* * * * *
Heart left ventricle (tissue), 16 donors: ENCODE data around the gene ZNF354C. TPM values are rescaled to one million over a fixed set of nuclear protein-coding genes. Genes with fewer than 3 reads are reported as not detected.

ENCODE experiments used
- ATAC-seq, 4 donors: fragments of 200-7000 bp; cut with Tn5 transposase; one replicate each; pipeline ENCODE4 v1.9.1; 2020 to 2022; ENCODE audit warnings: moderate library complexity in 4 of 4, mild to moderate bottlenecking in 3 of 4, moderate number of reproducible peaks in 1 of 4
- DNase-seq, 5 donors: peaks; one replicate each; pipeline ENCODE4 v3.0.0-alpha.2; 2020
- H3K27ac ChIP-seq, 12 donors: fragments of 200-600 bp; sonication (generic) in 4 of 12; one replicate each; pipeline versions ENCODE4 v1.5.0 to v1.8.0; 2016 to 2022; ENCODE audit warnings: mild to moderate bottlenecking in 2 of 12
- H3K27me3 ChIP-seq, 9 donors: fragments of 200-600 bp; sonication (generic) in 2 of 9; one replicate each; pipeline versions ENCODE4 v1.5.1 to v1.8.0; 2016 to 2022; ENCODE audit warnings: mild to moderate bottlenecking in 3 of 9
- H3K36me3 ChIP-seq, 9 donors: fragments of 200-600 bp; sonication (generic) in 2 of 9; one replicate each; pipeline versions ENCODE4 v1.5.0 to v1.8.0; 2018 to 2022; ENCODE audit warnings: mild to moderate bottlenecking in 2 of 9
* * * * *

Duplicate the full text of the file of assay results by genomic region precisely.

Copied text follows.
Heart left ventricle (tissue), 16 donors: ENCODE data around the gene ZNF354C. TPM values are rescaled to one million over a fixed set of nuclear protein-coding genes. Genes with fewer than 3 reads are reported as not detected.

ENCODE experiments used
- ATAC-seq, 4 donors: fragments of 200-7000 bp; cut with Tn5 transposase; one replicate each; pipeline ENCODE4 v1.9.1; 2020 to 2022; ENCODE audit warnings: moderate library complexity in 4 of 4, mild to moderate bottlenecking in 3 of 4, moderate number of reproducible peaks in 1 of 4
- DNase-seq, 5 donors: peaks; one replicate each; pipeline ENCODE4 v3.0.0-alpha.2; 2020
- H3K27ac ChIP-seq, 12 donors: fragments of 200-600 bp; sonication (generic) in 4 of 12; one replicate each; pipeline versions ENCODE4 v1.5.0 to v1.8.0; 2016 to 2022; ENCODE audit warnings: mild to moderate bottlenecking in 2 of 12
- H3K27me3 ChIP-seq, 9 donors: fragments of 200-600 bp; sonication (generic) in 2 of 9; one replicate each; pipeline versions ENCODE4 v1.5.1 to v1.8.0; 2016 to 2022; ENCODE audit warnings: mild to moderate bottlenecking in 3 of 9
- H3K36me3 ChIP-seq, 9 donors: fragments of 200-600 bp; sonication (generic) in 2 of 9; one replicate each; pipeline versions ENCODE4 v1.5.0 to v1.8.0; 2018 to 2022; ENCODE audit warnings: mild to moderate bottlenecking in 2 of 9